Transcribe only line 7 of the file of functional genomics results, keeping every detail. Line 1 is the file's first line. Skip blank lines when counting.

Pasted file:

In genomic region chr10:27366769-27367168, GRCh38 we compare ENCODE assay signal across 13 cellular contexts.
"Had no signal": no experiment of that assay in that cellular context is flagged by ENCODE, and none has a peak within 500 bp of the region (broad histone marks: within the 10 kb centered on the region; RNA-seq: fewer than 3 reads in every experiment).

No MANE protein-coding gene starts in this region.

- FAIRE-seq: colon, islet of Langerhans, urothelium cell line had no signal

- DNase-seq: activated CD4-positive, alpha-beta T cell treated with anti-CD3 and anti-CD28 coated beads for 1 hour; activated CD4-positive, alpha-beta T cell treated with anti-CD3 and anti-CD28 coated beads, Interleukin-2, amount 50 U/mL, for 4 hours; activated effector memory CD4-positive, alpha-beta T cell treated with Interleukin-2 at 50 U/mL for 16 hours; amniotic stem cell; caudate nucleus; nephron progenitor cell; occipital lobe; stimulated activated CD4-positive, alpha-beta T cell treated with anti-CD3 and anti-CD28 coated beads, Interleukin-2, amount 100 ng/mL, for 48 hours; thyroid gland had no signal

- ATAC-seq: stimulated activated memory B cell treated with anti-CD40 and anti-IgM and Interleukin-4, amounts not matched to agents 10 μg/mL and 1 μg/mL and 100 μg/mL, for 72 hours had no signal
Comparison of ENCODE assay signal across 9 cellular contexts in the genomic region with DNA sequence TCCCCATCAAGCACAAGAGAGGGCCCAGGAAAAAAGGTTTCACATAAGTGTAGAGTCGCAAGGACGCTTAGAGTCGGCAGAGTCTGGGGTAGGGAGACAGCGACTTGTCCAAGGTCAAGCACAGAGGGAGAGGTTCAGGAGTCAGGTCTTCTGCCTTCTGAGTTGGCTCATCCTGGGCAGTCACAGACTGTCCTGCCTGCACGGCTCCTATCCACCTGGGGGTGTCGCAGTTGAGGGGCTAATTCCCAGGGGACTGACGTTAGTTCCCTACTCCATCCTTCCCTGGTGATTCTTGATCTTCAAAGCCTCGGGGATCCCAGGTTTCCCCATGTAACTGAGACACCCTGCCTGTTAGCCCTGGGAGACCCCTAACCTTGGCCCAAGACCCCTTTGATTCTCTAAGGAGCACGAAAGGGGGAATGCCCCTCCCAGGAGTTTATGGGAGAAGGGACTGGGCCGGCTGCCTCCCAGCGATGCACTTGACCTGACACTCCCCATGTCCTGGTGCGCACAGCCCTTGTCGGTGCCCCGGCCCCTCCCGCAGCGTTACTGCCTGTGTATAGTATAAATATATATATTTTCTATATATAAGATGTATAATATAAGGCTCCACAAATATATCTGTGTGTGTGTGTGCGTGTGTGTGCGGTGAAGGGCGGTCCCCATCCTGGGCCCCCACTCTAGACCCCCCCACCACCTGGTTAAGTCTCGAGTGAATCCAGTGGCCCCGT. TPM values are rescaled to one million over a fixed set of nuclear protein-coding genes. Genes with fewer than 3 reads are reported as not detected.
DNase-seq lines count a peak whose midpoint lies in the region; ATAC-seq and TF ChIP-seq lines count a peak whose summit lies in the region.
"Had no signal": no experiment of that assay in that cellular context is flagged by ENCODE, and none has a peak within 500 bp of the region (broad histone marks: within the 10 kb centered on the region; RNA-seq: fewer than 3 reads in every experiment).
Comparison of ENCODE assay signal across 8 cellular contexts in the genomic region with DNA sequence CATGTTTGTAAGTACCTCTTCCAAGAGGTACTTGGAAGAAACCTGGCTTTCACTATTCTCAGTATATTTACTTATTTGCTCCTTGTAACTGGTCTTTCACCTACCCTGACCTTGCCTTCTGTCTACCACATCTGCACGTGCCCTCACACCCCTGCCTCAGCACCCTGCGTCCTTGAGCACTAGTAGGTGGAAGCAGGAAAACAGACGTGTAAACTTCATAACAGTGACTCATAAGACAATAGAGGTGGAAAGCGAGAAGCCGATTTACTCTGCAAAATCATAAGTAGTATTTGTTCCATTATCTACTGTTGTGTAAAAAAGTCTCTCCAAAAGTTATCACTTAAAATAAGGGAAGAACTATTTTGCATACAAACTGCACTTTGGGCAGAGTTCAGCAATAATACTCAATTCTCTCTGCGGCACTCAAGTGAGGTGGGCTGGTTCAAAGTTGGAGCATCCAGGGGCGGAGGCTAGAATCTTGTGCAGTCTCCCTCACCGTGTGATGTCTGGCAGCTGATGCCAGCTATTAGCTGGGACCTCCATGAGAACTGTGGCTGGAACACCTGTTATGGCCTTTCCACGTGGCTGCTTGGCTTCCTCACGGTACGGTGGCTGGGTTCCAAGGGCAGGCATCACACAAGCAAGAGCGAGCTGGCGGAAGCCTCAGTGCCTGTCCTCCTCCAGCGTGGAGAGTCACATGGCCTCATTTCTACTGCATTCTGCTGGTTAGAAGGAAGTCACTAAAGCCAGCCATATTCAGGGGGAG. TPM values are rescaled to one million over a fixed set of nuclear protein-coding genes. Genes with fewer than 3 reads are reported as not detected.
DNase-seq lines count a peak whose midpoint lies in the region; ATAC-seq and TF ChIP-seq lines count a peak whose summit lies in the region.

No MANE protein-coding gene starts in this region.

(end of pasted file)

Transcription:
Comparison of ENCODE assay signal across 9 cellular contexts in the genomic region with DNA sequence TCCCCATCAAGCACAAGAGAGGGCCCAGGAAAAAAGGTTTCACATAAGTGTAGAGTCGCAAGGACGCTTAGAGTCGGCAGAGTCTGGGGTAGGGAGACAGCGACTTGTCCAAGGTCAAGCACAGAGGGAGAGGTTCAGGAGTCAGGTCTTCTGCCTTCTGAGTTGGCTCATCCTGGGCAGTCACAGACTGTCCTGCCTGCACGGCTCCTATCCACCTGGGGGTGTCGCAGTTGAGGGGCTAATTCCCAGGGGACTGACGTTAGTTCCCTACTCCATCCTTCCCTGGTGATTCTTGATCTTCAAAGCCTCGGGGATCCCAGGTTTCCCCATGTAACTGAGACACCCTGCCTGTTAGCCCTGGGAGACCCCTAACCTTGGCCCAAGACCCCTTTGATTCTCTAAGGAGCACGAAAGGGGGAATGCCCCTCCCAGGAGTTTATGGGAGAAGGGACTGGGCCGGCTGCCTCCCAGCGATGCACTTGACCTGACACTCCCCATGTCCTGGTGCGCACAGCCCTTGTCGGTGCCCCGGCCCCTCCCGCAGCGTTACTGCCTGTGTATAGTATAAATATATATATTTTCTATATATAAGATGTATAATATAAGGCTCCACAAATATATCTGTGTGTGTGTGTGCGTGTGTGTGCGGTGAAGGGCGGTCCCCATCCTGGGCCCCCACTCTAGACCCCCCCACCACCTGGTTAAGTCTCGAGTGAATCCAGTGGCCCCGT. TPM values are rescaled to one million over a fixed set of nuclear protein-coding genes. Genes with fewer than 3 reads are reported as not detected.